29. Veličkov, B., Kahlenberg, V., Bertram, R. & Bernhagen, M. Crystal chemistry of GdScO3, DyScO3, SmScO3 and NdScO3 . Z. Kristallogr. 222, 466–473 (2007)

    Article  Google Scholar 

  30. Houzet, G., Burgnies, L., Velu, G., Carru, J.-C. & Lippens, D. Dispersion and loss of ferroelectric Ba0. 5Sr0. 5TiO3 thin films up to 110 GHz. Appl. Phys. Lett. 93, 053507 (2008)

    Article  ADS  Google Scholar 

  31. Neaton, J. B. & Rabe, K. M. Theory of polarization enhancement in epitaxial BaTiO3/SrTiO3 superlattices. Appl. Phys. Lett. 82, 1586–1588 (2003)

    Article  ADS  CAS  Google Scholar 

  32. Uecker, R. et al. Properties of rare-earth scandate single crystals (Re = Nd−Dy). J. Cryst. Growth 310, 2649–2658 (2008)

    Article  ADS  CAS  Google Scholar 

  33. Folkman, C. M., Das, R. R., Eom, C. B., Chen, Y. B. & Pan, X. Q. Single domain strain relaxed PrScO3 template on miscut substrates. Appl. Phys. Lett. 89, 221904 (2006)

    Article  ADS  Google Scholar 

  34. Kunc, K. & Martin, R. M. Ab initio determination of static, dynamic and dielectric properties of semiconductors. Physica B 117/118, 511–516 (1983)

    Article  Google Scholar 

  35. Kresse, G. & Hafner, J. Ab initio molecular dynamics for liquid metals. Phys. Rev. B 47, 558–561 (1993)

    Article  ADS  CAS  Google Scholar 

  36. Perez-Mato, J. M., Orobengoa, D. & Aroyo, M. I. Mode crystallography of distorted structures. Acta Crystallogr. A 66, 558–590 (2010)

    Article  ADS  CAS  Google Scholar 

  37. Ghosez, P., Gonze, X. & Michenaud, J. P. Ab initio phonon dispersion curves and interatomic force constants of barium titanate. Ferroelectrics 206, 205–217 (1998)

    Article  Google Scholar 

  38. Giannozzi, P. et al. Quantum ESPRESSO: a modular and open-source software project for quantum simulations of materials. J. Phys. Condens. Matter 21, 395502 (2009)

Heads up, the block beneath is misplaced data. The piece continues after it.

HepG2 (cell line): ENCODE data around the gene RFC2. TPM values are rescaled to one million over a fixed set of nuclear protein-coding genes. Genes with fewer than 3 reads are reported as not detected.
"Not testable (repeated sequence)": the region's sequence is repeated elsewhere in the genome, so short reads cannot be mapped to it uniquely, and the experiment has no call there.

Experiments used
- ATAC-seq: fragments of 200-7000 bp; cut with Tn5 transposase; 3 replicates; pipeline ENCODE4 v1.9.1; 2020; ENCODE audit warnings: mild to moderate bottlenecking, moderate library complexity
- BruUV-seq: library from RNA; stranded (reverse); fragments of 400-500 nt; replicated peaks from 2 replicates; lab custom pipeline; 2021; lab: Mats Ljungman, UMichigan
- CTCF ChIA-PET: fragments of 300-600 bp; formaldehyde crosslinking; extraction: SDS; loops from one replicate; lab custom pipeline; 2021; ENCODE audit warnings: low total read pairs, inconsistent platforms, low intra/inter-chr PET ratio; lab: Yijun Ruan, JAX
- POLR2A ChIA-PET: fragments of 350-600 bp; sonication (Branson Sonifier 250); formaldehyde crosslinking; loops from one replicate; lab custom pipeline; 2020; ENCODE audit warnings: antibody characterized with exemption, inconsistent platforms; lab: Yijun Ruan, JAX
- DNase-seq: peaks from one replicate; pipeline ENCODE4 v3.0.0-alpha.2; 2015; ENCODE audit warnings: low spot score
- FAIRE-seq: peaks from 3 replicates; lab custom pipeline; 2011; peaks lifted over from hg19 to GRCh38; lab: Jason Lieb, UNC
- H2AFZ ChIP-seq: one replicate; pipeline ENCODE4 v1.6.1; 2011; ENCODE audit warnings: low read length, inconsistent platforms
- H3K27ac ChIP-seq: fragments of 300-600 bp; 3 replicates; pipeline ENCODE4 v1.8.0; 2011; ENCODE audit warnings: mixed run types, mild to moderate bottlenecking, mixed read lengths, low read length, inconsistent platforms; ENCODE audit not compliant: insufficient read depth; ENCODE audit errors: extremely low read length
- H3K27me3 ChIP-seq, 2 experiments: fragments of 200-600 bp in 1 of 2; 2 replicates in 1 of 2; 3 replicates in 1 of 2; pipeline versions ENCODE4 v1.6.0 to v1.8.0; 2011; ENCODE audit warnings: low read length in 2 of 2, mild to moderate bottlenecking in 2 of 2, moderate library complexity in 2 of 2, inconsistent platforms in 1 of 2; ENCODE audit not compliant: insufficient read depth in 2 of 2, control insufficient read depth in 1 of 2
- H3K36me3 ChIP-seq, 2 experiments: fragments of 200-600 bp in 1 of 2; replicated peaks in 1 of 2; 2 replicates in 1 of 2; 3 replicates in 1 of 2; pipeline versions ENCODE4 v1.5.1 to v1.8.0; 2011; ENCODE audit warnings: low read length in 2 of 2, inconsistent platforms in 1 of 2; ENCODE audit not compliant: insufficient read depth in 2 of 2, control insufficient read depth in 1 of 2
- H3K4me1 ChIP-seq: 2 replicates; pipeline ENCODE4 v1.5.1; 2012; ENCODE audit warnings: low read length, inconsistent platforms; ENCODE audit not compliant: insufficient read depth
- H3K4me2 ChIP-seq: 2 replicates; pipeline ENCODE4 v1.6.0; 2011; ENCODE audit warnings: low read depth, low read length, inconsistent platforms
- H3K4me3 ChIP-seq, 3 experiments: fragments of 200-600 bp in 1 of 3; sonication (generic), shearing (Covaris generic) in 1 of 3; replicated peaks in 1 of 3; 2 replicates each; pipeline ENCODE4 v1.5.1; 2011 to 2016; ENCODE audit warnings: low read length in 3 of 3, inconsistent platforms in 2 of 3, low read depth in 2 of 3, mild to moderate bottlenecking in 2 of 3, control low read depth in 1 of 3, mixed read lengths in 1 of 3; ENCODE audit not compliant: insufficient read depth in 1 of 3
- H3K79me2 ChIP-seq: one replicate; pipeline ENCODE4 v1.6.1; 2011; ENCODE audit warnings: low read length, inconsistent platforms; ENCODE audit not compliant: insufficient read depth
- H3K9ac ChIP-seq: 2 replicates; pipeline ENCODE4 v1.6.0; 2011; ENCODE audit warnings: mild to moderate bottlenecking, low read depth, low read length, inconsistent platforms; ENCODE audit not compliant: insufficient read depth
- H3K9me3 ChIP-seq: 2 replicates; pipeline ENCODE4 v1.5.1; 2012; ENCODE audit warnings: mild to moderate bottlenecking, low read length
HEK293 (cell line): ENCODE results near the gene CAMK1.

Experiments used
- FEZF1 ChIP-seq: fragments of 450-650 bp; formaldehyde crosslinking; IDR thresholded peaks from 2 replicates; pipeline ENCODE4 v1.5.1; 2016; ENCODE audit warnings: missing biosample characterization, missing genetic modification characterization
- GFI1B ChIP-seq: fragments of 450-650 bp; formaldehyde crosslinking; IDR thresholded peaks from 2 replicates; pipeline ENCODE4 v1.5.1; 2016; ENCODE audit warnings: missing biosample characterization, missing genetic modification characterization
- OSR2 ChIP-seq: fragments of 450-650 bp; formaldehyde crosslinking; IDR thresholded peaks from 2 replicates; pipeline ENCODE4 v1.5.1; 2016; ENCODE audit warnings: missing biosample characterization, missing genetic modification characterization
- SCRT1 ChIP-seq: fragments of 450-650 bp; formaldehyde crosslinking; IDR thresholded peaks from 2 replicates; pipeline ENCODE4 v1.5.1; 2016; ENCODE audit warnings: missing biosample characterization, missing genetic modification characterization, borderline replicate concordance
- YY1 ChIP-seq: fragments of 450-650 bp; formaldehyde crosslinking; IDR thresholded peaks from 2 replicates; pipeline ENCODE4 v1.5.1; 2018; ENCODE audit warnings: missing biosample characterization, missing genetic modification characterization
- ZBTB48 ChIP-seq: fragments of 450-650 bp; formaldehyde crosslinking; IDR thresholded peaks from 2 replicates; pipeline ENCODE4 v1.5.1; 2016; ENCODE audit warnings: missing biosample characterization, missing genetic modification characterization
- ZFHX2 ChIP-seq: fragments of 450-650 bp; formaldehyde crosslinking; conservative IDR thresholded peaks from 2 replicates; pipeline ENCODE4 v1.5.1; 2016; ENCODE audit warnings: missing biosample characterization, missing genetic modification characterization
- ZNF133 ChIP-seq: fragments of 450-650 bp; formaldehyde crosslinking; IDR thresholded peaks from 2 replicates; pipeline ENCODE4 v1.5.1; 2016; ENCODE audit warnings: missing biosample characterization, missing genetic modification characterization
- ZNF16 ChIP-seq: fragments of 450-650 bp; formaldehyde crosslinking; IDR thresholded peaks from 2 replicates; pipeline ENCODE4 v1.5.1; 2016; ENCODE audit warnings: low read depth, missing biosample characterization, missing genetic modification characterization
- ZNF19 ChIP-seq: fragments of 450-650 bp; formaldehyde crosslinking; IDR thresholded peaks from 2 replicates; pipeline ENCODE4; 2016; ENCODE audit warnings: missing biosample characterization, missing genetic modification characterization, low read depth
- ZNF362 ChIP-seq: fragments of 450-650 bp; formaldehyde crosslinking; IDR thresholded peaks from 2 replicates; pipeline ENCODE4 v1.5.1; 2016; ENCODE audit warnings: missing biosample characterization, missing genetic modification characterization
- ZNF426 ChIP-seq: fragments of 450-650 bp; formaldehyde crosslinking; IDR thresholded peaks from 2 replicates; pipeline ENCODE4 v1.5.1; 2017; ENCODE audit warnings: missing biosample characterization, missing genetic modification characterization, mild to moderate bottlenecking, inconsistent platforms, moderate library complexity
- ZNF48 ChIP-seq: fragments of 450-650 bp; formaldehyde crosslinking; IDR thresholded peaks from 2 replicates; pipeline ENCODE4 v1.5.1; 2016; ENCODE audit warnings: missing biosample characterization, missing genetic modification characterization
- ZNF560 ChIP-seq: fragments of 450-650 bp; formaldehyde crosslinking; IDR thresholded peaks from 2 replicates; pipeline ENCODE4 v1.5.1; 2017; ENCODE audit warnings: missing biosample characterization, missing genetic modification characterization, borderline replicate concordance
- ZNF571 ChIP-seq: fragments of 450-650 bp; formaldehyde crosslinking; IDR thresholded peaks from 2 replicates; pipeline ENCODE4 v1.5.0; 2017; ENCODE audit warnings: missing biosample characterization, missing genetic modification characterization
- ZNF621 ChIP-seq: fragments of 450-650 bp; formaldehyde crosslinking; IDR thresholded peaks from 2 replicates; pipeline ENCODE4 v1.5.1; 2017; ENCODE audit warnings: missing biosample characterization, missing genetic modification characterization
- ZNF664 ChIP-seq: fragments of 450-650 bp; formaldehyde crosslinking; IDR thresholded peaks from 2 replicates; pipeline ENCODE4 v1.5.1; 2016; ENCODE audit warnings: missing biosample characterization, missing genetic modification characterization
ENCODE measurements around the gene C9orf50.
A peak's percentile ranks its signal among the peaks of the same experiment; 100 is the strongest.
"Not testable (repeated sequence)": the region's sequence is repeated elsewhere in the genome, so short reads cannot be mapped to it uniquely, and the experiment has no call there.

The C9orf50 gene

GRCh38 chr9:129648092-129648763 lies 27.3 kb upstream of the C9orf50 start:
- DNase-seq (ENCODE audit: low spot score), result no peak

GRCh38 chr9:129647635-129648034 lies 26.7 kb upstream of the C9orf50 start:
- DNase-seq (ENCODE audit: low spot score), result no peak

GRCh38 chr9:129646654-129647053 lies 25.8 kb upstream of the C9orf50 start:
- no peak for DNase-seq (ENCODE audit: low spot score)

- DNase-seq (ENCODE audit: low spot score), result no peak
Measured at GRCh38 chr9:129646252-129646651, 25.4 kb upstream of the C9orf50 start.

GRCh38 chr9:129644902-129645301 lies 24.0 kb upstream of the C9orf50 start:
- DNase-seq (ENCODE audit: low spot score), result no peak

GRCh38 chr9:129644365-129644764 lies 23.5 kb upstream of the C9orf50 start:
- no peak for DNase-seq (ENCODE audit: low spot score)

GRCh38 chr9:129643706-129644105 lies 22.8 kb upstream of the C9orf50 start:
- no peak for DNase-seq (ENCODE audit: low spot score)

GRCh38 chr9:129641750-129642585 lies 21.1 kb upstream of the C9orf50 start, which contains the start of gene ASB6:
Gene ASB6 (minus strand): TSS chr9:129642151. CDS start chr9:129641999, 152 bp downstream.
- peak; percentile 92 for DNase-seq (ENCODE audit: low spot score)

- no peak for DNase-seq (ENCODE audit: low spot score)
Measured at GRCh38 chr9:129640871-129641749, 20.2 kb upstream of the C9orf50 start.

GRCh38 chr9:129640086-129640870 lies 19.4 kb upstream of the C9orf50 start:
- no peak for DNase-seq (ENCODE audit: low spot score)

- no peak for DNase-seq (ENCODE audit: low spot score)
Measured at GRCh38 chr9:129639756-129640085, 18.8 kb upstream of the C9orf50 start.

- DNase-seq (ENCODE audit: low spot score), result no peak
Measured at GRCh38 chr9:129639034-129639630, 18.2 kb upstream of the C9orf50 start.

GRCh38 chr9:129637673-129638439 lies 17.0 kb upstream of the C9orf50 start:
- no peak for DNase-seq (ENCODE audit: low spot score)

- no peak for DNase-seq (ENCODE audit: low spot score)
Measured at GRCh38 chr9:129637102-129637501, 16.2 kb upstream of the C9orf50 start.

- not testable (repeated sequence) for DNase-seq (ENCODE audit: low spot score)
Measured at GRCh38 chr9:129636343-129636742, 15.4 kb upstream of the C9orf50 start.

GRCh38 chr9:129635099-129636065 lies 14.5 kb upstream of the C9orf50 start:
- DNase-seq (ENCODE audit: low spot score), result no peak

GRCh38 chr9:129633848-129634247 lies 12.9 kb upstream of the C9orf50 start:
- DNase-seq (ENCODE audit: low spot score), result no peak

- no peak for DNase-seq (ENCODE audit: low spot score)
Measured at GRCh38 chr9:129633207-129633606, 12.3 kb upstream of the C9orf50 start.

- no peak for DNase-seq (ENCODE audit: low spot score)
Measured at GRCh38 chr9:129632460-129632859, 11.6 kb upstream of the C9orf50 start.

Article  Google Scholar 

  39. Theis, C. D. & Schlom, D. G. Cheap and stable titanium source for use in oxide molecular beam epitaxy systems. J. Vac. Sci. Technol. A 14, 2677–2679 (1996)

    Article  ADS  CAS  Google Scholar 

  40. Haeni, J. H., Theis, C. D. & Schlom, D. G. RHEED intensity oscillations for the stoichiometric growth of SrTiO3 thin films by reactive molecular beam epitaxy. J. Electroceram. 4, 385–391 (2000)

    Article  CAS  Google Scholar 

  41. Kadlec, C. et al. High tunability of the soft mode in strained SrTiO3/DyScO3 multilayers. J. Phys. Condens. Matter 21, 115902 (2009)

    Article  ADS  CAS  Google Scholar 

  42. Noujni, D. et al. Temperature dependence of microwave and THz dielectric response in Srn +1TinO3n+1 (n = 1–4). Integr. Ferroelectr. 62, 199–203 (2004)

    Article  CAS  Google Scholar 

  43. Kamba, S. et al. Composition dependence of the lattice vibrations in Srn +1TinO3n+1 Ruddlesden–Popper homologous series. J. Eur. Ceram. Soc. 23, 2639–2645 (2003)

    Article  CAS  Google Scholar 

  44. Marks, R. B. A multiline method of network analyzer calibration. IEEE Trans. Microw. Theory Tech. 39, 1205–1215 (1991)

    Article  ADS  Google Scholar 

  45. Williams, D. F., Wang, J. C. M. & Arz, U. An optimal vector-network-analyzer calibration algorithm. IEEE Trans. Microw. Theory Tech. 51, 2391–2401 (2003)

    Article  ADS  Google Scholar 

  46. Orloff, N. D. et al. A compact variable-temperature broadband series-resistor calibration. IEEE Trans. Microw. Theory Tech. 59, 188–195 (2011)

    Article  ADS  Google Scholar 

  47. Orloff, N., Mateu, J., Murakami, M., Takeuchi, I. & Booth, J. C. in Proc. IEEE MTT-S Int. Microwave Symp. 1177–1180 (IEEE Publishing, 2007)

    Google Scholar 

  48. Lu, Z. G. & Calvarin, G. Frequency dependence of the complex dielectric permittivity of ferroelectric relaxor. Phys. Rev. B 51, 2694–2702 (1995)

    Article  ADS  CAS  Google Scholar 

  49. Catalan, G., Seidel, J., Ramesh, R. & Scott, J. F. Domain wall nanoelectronics. Rev. Mod. Phys. 84, 119–156 (2012)

    Article  ADS  CAS  Google Scholar 

  50. Xu, G., Shirane, G., Copley, J. R. D. & Gehring, P. M. Neutron elastic diffuse scattering study of Pb(Mg1/3Nb2/3)O3 . Phys. Rev. B 69, 064112 (2004)